Guillermo Rauch creates Vercel to make websites better and faster


Front-end web development is the process of converting data into a graphical interface, so that users can view and interact with that data. Front-end developers combine elements of design and programming to create websites or mobile apps.

And while HTML was once the primary programming language for front-end developers, today it’s built almost entirely with JavaScript. And one of the tools used to work in Javascript, Next.js, is helping to revolutionize front-end development.

Its author is self-taught software engineer and front-end web developer, Guillermo Rauch, who transformed his free tool on Github into a fast-growing SaaS company called Vercel.

“The DNA of the company and my career as a developer have been in the front-end space. The first thing that really sparked a passion for programming for me was the ability to run client side code inside the browser. Vercel has evolved as a platform to democratize access to global edge network tools to make these front-end-based applications really fast, really convenient, ”says Rauch.

Founded in 2015, Walnut, California-based Vercel helps companies that would otherwise have to hire and recruit front-end infrastructure teams by giving them the tools to build on the web, the main component of which is open source. Next.js. frame which has become one of the most popular in the category. The Next.js framework uses the JAMstack architecture, which distinguishes between front-end and back-end and enables efficient front-end development that is independent of any back-end API. The company is positioned as allowing frontend teams to do their best.

Next.js is built on the revolutionary engine called React that Facebook and Google pioneered in creating their real-time news feeds, allowing real-time commenting, liking, and sharing, which required a lot of code on the side. client to make this possible.

“The React component is now almost 100% adopted and every modern business standardizes what I have sometimes called the ‘Lego break for adults’. Because it is very compossible, easy to use and it saves us a lot of time. Next.js took that engine and gave businesses a way to build entire systems, applications, and websites, allowing them to reuse open source component libraries to become very prolific web creators and editors, ” explains Rauch.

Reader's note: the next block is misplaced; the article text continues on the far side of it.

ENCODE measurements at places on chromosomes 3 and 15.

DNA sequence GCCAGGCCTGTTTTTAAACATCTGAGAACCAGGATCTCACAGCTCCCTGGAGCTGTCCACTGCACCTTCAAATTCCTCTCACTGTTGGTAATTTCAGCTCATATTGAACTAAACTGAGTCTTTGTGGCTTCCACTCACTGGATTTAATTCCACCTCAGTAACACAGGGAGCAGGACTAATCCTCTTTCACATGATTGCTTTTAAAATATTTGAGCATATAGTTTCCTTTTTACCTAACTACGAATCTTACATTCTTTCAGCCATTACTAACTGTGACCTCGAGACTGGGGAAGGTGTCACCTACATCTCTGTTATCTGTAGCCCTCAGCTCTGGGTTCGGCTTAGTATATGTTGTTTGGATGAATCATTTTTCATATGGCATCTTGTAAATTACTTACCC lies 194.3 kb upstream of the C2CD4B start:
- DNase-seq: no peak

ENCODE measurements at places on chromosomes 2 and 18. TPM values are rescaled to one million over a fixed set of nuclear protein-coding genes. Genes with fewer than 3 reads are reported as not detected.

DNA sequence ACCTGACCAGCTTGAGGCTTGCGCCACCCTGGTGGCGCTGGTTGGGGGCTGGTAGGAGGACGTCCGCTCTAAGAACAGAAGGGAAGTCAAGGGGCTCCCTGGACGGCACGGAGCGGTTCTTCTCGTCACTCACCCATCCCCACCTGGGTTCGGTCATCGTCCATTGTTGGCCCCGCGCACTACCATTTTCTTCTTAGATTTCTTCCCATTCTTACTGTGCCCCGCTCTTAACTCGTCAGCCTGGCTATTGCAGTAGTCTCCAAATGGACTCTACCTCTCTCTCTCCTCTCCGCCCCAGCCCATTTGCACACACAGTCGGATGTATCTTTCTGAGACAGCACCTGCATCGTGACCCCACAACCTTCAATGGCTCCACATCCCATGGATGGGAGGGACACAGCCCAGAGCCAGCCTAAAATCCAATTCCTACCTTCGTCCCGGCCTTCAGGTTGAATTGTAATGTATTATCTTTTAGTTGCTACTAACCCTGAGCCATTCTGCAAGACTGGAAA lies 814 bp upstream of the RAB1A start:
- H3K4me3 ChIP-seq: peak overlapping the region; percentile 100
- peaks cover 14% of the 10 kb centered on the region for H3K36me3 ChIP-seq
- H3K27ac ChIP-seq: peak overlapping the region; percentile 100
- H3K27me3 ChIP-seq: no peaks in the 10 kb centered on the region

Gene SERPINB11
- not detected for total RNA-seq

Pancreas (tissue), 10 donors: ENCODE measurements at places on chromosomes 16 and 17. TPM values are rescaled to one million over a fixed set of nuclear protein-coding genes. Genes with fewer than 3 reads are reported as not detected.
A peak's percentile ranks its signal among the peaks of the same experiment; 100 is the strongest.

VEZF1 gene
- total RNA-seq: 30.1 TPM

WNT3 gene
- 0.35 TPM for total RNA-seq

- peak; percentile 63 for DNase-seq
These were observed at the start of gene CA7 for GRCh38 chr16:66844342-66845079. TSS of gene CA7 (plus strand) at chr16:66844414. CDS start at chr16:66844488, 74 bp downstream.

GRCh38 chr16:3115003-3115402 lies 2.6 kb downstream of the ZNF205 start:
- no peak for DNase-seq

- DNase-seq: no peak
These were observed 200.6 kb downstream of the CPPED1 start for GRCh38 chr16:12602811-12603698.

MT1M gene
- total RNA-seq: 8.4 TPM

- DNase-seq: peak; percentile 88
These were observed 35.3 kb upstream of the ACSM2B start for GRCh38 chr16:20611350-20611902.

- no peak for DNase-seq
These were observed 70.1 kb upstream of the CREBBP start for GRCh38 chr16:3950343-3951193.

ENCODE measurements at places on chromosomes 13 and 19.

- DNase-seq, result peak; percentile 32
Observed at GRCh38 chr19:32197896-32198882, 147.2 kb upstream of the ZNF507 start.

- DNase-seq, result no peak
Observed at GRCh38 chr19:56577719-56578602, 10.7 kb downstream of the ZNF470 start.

Once Rauch made Next.js available on Github, its adoption was almost immediate among a wide range of developer teams in companies of all sizes. “I think that when you start a start-up, it’s a bit easy to get recognition from other start-ups, your peers and your community of developers. And we certainly had that because I’m a longtime open source contributor, but we actually had something special that happened, that companies started to embrace it right away, ” explains Rauch.

Rauch further referred to the growth of the tool as a silent process, as Next.js was somewhat controversial in that it focused on server rendering technology, or what is known as multipage applications. Back then in the JavaScript world there was a lot of enthusiasm for the opposite. Developers used client computation to build single page apps. “And that’s why the adoption has been a little quiet in a lot of ways, because what’s going on, companies like Zillow, Trulia, Hulu, companies that we operate on a very large scale have been like, ‘no, I can’t do all the math on the client. ‘ The community was excited. But the biggest companies in the world immediately adopted it, ”explains Rauch.